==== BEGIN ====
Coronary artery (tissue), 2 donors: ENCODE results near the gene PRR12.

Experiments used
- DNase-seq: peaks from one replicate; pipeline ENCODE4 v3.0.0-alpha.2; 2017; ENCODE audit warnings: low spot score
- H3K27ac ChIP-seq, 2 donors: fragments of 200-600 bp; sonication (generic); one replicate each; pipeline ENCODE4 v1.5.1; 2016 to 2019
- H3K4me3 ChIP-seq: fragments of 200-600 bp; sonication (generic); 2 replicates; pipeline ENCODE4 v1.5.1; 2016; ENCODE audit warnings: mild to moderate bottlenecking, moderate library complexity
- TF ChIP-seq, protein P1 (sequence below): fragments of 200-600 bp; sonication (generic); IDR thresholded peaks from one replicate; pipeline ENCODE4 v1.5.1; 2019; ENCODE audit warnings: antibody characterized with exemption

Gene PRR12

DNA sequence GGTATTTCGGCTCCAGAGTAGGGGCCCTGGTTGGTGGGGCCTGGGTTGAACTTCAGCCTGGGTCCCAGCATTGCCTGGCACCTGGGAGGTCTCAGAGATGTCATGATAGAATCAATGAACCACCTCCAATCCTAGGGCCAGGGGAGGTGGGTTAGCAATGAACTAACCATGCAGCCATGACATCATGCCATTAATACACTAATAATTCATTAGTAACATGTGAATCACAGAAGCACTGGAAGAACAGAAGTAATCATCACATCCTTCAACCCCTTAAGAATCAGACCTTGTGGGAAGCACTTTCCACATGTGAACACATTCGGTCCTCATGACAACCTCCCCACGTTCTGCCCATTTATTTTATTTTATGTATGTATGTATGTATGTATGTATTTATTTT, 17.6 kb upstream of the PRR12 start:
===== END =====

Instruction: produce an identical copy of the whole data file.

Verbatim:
Coronary artery (tissue), 2 donors: ENCODE results near the gene PRR12.

Experiments used
- DNase-seq: peaks from one replicate; pipeline ENCODE4 v3.0.0-alpha.2; 2017; ENCODE audit warnings: low spot score
- H3K27ac ChIP-seq, 2 donors: fragments of 200-600 bp; sonication (generic); one replicate each; pipeline ENCODE4 v1.5.1; 2016 to 2019
- H3K4me3 ChIP-seq: fragments of 200-600 bp; sonication (generic); 2 replicates; pipeline ENCODE4 v1.5.1; 2016; ENCODE audit warnings: mild to moderate bottlenecking, moderate library complexity
- TF ChIP-seq, protein P1 (sequence below): fragments of 200-600 bp; sonication (generic); IDR thresholded peaks from one replicate; pipeline ENCODE4 v1.5.1; 2019; ENCODE audit warnings: antibody characterized with exemption

Gene PRR12

DNA sequence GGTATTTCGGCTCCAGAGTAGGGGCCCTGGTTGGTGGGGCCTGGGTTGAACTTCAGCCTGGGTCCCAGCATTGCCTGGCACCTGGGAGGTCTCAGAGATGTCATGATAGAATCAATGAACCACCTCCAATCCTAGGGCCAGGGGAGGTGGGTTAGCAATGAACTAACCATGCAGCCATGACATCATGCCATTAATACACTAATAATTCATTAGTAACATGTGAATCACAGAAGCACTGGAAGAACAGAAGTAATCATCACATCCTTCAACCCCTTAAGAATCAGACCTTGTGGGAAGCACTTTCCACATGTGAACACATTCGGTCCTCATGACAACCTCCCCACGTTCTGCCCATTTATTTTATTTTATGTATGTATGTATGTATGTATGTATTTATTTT, 17.6 kb upstream of the PRR12 start: